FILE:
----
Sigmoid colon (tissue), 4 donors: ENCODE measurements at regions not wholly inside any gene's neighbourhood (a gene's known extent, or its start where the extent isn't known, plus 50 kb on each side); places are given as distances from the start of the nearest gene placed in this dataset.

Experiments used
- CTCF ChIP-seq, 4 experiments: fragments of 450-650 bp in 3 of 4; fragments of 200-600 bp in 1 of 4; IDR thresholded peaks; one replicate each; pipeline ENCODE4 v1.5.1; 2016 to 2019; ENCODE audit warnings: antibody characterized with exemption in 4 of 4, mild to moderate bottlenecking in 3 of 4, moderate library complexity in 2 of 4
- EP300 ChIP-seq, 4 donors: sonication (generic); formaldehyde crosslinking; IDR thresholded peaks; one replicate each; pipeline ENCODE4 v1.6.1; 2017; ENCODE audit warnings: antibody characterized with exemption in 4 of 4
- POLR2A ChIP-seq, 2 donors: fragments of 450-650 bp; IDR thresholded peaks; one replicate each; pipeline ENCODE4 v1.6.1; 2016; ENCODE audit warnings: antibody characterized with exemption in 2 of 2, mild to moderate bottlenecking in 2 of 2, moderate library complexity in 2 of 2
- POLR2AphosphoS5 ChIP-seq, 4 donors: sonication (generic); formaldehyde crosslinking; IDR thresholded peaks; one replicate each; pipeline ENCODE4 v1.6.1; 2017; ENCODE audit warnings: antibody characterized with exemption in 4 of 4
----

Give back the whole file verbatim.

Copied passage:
Sigmoid colon (tissue), 4 donors: ENCODE measurements at regions not wholly inside any gene's neighbourhood (a gene's known extent, or its start where the extent isn't known, plus 50 kb on each side); places are given as distances from the start of the nearest gene placed in this dataset.

Experiments used
- CTCF ChIP-seq, 4 experiments: fragments of 450-650 bp in 3 of 4; fragments of 200-600 bp in 1 of 4; IDR thresholded peaks; one replicate each; pipeline ENCODE4 v1.5.1; 2016 to 2019; ENCODE audit warnings: antibody characterized with exemption in 4 of 4, mild to moderate bottlenecking in 3 of 4, moderate library complexity in 2 of 4
- EP300 ChIP-seq, 4 donors: sonication (generic); formaldehyde crosslinking; IDR thresholded peaks; one replicate each; pipeline ENCODE4 v1.6.1; 2017; ENCODE audit warnings: antibody characterized with exemption in 4 of 4
- POLR2A ChIP-seq, 2 donors: fragments of 450-650 bp; IDR thresholded peaks; one replicate each; pipeline ENCODE4 v1.6.1; 2016; ENCODE audit warnings: antibody characterized with exemption in 2 of 2, mild to moderate bottlenecking in 2 of 2, moderate library complexity in 2 of 2
- POLR2AphosphoS5 ChIP-seq, 4 donors: sonication (generic); formaldehyde crosslinking; IDR thresholded peaks; one replicate each; pipeline ENCODE4 v1.6.1; 2017; ENCODE audit warnings: antibody characterized with exemption in 4 of 4